Thailand's finance minister on Monday said he expected to propose tax incentives to the cabinet over the next two weeks aimed at boosting private investment this year and next, as the military government seeks to revive flagging economic growth.
With exports and domestic demand still sluggish, Southeast Asia's second-largest economy has yet to regain traction since the army seized power in May 2014 to end months of political unrest. The junta has focused on driving investment.
The tax benefits will help speed private investment before large public infrastructure projects kick off next year, Finance Minister Apisak Tantivorawong told reporters.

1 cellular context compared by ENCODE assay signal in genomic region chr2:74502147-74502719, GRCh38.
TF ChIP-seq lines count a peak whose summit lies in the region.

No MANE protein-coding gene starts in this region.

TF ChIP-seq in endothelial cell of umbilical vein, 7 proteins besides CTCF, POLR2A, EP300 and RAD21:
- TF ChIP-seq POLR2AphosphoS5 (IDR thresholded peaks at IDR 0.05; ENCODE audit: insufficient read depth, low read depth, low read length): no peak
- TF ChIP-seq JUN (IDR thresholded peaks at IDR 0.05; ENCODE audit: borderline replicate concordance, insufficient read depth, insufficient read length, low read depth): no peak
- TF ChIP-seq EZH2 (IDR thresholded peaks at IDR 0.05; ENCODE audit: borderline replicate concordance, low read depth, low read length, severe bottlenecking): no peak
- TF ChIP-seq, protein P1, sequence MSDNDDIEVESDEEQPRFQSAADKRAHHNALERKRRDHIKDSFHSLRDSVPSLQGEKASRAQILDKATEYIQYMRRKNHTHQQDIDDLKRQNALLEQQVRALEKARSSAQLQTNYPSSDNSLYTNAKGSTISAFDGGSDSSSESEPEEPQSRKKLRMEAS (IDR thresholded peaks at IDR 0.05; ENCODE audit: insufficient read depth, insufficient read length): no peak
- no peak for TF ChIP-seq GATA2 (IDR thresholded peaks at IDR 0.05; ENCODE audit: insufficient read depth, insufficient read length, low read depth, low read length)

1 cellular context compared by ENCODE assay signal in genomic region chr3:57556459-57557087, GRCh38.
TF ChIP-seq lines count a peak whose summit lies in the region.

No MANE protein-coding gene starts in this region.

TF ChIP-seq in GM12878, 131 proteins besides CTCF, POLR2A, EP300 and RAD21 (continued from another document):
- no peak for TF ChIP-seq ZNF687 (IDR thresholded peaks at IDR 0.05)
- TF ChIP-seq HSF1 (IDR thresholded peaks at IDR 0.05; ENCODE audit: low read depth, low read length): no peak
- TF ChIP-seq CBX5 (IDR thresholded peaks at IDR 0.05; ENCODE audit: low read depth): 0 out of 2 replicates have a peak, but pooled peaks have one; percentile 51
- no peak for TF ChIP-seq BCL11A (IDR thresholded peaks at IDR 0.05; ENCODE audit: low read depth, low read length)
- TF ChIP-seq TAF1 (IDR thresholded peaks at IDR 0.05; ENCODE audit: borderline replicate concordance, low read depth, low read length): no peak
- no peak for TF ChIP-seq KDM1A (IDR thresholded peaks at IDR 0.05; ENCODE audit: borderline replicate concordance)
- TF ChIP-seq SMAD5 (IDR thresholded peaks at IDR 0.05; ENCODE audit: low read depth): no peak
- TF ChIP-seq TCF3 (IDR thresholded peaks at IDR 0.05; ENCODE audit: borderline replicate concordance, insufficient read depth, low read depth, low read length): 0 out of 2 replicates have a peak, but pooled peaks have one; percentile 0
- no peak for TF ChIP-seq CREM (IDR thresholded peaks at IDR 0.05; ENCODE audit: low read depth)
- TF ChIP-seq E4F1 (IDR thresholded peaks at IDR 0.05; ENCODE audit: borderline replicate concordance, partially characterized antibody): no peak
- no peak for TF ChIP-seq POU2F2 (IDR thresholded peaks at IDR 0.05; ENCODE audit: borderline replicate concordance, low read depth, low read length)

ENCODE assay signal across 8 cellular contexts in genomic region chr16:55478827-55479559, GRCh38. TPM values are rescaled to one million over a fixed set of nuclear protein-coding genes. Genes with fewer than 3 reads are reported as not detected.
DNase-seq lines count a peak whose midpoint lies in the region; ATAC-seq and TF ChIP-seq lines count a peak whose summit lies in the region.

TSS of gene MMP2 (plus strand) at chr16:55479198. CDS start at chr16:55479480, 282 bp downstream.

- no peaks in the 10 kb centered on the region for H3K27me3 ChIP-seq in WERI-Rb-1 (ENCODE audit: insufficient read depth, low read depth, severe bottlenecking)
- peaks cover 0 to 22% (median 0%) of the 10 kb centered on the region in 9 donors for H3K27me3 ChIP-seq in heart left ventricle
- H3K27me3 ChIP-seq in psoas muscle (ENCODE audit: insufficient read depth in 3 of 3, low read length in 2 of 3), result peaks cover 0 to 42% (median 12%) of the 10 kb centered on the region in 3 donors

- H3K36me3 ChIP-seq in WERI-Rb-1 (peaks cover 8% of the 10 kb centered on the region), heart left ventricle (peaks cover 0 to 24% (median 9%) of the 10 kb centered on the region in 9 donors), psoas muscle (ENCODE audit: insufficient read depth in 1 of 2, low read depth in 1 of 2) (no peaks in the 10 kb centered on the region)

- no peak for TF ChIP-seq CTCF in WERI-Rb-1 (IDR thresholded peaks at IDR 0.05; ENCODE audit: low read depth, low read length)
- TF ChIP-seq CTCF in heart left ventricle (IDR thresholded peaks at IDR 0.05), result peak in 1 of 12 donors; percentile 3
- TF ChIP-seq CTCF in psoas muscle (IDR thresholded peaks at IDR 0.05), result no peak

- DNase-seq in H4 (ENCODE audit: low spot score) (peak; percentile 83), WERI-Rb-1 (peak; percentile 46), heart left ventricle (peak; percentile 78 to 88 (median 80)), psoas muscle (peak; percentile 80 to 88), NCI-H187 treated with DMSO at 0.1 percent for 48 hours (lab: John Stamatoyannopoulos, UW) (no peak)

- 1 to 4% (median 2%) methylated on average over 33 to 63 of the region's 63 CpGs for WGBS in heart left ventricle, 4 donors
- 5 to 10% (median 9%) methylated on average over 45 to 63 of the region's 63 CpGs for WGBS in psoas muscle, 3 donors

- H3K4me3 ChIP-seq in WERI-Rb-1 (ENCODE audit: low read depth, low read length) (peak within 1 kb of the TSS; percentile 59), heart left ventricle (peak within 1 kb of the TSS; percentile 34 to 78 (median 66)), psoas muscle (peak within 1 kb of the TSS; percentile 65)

"Money will be added to the system steadily until there is investment in mega projects next year," he said. "There won't be the gap that makes (people) feel the economy is getting worse."
The tax benefits will also be for building, machinery, computers and cars, Apisak said, without giving further details.
The measures should encourage firms to improve productivity to compete with other countries, as a lack of investment in Thailand over the past 10 years had made many Thai goods outdated and less competitive, he added.
The government will later consider measures to promote new industries, which will strengthen Thailand's fundamentals over the next 10 to 20 years, Apisak said.
In a bid to lift the economy, the government recently approved stimulus packages, aimed at supporting rural areas, smaller firms and the property sector.
Last month, the Board of Investment also offered tax benefits for private investment applications this year and next, with actual investment needed by the end of 2017.
The economy grew just 0.9 percent last year, the weakest since flood-hit 2011. For 2015, the Finance Ministry expects growth of 2.8 percent.